If you're paying with a card, you can typically tell whether or not tipping is expected based on whether or not they ask you to sign the receipt and whether or not there's a line for gratuity. Watch what others are doing to get a sense of what's customary – and when in doubt, just ask.

Additionally, if the place you're traveling to does have a tipping culture, you might not need to leave as big of tip as you're used to. In my travels, I've found 5% to 10% tips to be customary in many places even where tips are encouraged. In many parts of Europe, throwing more than an extra 1 euro coin on the counter is strange.

Thrifty Tip: The price you see on a menu often includes tax and any sort of service charge.

 

The Best Way to Stay Connected

Let's face it: We've become reliant on our phones. Whether we're aimlessly scrolling social media, looking something up, or using Google Maps, we need data to get by at home and abroad.

You can simply use your phone abroad as you would at home but in most cases, doing so will be costly. Major U.S. wireless providers each have their own offerings for international roaming, typically it's an add-on of $10 per day (or more) to your normal cell phone bill.

For years, I used Google Fi to stay connected while traveling out of the country – and while it's still a solid option, it may no longer be the best way to avoid those sky-high roaming charges. Lately, I've been using an Airalo eSim when I travel and have found it to be a convenient and affordable alternative for international data. Airalo provides eSIMs for more than 200 countries around the world, allowing travelers access to mobile data without paying an arm and a leg.
 

airalo esim how it works 

With an eSIM from Airalo, you simply download and install a digital data pack for the country or region you're traveling to before your trip and you'll be connected the moment you land. There's no need to swap out physical SIM cards or pause and un-pause your service like with Google Fi.

The one hitch is that in order to use Airalo, your phone needs to be unlocked – meaning your device isn't tied to a specific mobile carrier. If yours fits the bill, there's no better way to stay connected while traveling abroad.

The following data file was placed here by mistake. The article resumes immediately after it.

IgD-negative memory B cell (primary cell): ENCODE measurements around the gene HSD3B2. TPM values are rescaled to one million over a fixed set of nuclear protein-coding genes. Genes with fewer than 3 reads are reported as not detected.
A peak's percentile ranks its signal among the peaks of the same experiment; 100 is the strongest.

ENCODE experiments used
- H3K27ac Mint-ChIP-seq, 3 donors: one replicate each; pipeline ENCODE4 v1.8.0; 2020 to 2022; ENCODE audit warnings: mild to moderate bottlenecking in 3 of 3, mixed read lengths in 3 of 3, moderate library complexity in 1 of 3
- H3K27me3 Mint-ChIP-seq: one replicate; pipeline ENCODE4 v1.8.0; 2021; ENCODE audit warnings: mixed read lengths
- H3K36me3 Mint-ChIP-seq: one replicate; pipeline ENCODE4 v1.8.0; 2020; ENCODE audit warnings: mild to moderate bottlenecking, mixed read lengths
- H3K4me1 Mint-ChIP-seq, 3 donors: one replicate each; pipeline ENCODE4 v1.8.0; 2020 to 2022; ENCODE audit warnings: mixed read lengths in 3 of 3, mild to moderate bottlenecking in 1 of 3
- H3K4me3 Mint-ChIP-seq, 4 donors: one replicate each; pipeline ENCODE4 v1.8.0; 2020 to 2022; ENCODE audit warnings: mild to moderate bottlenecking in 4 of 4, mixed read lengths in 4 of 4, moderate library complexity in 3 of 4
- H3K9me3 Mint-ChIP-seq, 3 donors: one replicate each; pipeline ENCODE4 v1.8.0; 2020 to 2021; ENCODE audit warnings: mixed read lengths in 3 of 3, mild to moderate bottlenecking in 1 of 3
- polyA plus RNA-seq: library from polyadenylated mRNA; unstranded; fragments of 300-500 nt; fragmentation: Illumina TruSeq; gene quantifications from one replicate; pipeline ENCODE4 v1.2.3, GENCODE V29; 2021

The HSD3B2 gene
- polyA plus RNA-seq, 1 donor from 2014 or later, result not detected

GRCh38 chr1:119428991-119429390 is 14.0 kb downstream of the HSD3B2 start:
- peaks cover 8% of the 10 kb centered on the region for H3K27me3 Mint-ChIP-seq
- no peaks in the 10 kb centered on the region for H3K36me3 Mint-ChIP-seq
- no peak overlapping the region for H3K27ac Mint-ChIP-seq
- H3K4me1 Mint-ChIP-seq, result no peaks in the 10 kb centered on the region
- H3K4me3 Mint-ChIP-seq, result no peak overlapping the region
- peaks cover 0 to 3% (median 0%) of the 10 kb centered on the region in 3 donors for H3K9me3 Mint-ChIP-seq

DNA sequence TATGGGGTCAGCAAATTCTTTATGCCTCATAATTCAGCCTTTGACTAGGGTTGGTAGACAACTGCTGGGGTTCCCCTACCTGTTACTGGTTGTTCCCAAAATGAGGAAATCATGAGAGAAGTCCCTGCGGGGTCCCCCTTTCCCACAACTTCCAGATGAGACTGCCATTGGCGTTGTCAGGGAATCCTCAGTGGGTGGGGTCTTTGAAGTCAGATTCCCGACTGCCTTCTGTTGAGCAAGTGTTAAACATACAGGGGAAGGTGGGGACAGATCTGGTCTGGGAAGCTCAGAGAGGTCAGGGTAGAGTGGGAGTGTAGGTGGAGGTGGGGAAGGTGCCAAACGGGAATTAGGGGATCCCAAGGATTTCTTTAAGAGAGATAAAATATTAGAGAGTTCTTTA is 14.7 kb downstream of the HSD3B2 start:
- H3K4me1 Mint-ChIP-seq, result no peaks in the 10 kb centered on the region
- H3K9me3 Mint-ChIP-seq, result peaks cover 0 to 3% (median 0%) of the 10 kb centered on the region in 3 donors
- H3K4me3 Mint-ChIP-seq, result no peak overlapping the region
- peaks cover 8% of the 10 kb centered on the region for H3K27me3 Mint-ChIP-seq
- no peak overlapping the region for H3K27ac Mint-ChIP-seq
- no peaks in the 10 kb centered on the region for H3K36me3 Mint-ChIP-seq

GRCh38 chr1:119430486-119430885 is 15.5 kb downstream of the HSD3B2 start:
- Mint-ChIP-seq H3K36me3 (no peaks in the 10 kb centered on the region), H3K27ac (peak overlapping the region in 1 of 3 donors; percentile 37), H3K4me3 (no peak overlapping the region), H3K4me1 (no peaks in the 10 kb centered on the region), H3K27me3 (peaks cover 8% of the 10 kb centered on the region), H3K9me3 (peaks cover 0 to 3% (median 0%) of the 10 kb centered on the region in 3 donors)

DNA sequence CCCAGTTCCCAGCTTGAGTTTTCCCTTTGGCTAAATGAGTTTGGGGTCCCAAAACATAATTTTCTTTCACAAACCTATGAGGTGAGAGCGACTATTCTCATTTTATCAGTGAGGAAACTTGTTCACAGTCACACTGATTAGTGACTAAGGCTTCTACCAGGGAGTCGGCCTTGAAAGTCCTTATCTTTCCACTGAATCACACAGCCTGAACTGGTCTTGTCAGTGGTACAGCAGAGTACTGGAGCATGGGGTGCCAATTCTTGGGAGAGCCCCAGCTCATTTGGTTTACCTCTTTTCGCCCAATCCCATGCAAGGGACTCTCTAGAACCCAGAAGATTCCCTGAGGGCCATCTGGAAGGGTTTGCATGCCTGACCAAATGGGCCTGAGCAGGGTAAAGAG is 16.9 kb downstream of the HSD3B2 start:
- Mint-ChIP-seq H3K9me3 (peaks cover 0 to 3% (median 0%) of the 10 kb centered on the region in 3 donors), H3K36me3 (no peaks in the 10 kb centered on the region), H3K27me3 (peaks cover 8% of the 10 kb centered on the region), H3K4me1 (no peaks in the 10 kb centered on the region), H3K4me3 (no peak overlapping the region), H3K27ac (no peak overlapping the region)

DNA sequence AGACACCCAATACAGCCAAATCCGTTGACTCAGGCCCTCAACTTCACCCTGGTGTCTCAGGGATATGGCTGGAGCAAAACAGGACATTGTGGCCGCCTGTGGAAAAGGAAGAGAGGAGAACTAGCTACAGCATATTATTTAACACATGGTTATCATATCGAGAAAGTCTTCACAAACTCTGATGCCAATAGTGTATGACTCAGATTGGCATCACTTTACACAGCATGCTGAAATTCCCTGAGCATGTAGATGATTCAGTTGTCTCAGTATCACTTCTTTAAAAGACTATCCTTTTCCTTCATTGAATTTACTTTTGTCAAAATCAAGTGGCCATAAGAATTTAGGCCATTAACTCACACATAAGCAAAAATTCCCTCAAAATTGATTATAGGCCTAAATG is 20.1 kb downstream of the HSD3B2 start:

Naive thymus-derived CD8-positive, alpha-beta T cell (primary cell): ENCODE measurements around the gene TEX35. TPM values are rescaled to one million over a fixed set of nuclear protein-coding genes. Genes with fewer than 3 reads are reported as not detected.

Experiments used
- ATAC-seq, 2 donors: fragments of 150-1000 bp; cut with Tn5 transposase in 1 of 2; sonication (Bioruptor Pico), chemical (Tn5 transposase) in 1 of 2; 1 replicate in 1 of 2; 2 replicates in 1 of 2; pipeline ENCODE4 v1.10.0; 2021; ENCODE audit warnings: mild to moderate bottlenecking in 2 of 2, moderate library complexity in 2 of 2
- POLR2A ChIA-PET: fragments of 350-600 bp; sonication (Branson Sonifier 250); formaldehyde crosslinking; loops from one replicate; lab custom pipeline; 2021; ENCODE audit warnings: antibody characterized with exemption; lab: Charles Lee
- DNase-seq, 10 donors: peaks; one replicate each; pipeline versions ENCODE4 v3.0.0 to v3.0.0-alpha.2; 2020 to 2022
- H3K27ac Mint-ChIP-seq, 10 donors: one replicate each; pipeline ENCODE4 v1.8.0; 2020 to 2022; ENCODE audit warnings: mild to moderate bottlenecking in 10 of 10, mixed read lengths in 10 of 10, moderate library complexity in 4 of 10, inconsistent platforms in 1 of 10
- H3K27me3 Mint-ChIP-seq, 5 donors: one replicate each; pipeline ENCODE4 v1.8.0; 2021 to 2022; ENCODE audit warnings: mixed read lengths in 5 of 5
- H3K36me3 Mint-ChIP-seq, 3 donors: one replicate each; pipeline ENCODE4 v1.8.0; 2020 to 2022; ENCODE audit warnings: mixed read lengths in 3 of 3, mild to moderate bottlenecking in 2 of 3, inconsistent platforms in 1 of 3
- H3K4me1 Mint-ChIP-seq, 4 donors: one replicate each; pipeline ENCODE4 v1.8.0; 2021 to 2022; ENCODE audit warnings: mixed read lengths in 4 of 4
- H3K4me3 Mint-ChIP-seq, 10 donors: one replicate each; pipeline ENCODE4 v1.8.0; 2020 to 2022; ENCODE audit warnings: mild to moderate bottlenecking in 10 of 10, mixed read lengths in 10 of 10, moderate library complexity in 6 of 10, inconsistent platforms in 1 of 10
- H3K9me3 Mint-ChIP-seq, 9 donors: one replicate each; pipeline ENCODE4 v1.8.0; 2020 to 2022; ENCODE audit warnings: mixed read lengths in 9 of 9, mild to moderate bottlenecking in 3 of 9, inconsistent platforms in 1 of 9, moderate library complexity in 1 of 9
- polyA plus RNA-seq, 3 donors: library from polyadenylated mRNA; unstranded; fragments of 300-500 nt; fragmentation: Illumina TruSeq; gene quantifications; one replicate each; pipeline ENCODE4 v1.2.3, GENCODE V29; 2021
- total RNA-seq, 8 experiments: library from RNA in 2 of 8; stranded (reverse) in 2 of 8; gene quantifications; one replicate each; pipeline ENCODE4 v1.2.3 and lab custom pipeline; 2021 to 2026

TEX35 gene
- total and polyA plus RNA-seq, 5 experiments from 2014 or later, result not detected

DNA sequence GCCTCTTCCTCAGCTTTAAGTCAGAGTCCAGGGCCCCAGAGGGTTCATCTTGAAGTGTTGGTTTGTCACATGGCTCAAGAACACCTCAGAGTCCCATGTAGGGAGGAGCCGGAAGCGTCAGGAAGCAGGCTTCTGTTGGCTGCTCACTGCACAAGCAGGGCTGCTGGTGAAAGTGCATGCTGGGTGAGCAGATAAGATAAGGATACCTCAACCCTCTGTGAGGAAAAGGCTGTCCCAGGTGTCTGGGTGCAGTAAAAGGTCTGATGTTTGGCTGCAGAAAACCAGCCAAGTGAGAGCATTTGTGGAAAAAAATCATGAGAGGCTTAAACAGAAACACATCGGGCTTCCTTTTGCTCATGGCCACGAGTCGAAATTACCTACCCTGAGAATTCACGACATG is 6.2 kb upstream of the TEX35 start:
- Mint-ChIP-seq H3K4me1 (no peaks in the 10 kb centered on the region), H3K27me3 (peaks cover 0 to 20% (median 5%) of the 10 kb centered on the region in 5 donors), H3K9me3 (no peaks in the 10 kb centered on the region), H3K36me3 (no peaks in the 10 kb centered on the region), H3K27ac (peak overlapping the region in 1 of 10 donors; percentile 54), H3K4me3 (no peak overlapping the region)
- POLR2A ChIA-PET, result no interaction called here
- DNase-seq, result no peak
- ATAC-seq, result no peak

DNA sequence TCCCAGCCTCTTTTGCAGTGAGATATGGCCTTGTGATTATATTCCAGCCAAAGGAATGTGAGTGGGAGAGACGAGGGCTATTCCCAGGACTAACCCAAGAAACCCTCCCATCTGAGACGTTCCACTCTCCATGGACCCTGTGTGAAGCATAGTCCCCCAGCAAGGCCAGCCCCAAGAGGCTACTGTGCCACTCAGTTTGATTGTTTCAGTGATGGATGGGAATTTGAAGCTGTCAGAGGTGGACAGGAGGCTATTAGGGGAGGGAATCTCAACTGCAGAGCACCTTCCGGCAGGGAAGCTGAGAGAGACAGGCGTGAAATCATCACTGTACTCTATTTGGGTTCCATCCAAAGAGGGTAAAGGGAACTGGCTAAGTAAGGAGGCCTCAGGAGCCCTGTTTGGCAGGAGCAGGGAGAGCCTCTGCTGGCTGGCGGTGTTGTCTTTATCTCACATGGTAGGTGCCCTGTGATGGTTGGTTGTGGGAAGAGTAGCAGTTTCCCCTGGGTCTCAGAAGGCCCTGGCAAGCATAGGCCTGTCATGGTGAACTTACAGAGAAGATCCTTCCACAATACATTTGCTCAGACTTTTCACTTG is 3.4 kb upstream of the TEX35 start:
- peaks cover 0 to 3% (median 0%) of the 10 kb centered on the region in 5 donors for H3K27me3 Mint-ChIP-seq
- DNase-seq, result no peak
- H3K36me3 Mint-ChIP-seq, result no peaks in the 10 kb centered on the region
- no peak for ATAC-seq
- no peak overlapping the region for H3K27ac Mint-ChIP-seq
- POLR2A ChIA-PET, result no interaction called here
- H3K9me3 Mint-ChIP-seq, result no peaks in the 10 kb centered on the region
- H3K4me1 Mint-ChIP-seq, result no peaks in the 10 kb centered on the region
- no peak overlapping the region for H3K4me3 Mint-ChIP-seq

Beating Language Barriers

Not being able to speak the local language is a fear of many traveler. In my experience, it's often overblown.

Americans are blessed by the fact that English is a second language for much of the world: You'll find it on signs all over the world and shared by the locals. But even in those instances where you can't speak or decipher the language, there's another app that can help.

Google Translate works great for translating common words or phrases, but it can also be a lifesaver for translating text. You can simply open the app and use the camera feature to quickly decipher words on a sign or items on the menu at a restaurant.
 

English to French translation via Google Translate 

But more often than not, you'll find someone who knows at least a little bit of English … no matter where you are. You'll usually find that it's the language people default to whenever there's a communication gap.

Having said that, why not learn a few words or phrases in the local language before your trip? Not only will it be helpful to you, but it shows respect to those you meet. Just knowing the basics –  hello and goodbye, please and thank you – can go a long way.

One thing that doesn't help when you're having communication issues? Talking louder. Oftentimes I hear other travelers (and I'm probably guilty of it as well) talking louder and slower in English when that isn't the issue. No matter the volume of your voice, it's simply not going to do any good when the other person doesn't understand what you're saying.

 

Common Words Aren't Always So Common

While we're on the subject of communication, some really common words in America just aren't used in other parts of the world. It may be anecdotal but I've had enough trouble with it in different parts of the world to sense a theme.

Here are some of the big ones:

  • Asking for a “restroom” or “bathroom” will likely be met with a blank stare. More often than not, you're better off asking for a “toilet” to get the response you're looking for.
  • If someone asks if you're traveling for business or holiday, you might be confused. “Holiday” is used in British English in place of vacation. Much of the world defaults to “holiday” as well.
  • You'll find other English words like “lift” and “queue” used instead of “elevator” or “line” as well.
  • I often get a look of confusion when I tell locals I'm from “the U.S.” or “the United States.” But when I say “America,” it clicks immediately.

 

Most People are Happy to Help

I get it: Being in a foreign country can feel uneasy. But I've repeatedly found that the world is full of kind, helpful human beings – yes, even to tourists.

France's reputation for prickly locals who loathe American tourists is legend, so that was my expectation. But a recent trip to Paris quickly showed me it was wrong: When schelpping through a crowded metro station with luggage in tow only to encounter several flights of stairs, a kind Parisian man gladly offered to carry my wife's suitcase while another assisted with our son in a stroller.

After struggling to buy a subway ticket with my credit card in Mexico City, a woman noticed and politely stepped in, offering to buy it for me. Yes, you read that right: She simply paid for my ticket because she saw that I was in need. It was at most a couple of bucks, but that's a level of generosity I rarely experience at home.
 

Metro station ticket office in Paris, France
Photo by Clement Dellandrea via Unsplash

When you hear that a certain country is dangerous or you need to be careful traveling here or there, it's driven by negative coverage. I'm not saying that everywhere is absolutely safe: There are certain parts of the world where you need to be cautious, if not outright avoid them altogether. But unless you're a really seasoned traveler, you're probably not going to those places anyway.

For the most part, though, the positives far outweigh the negatives.

 

But Beware of Scams and Safety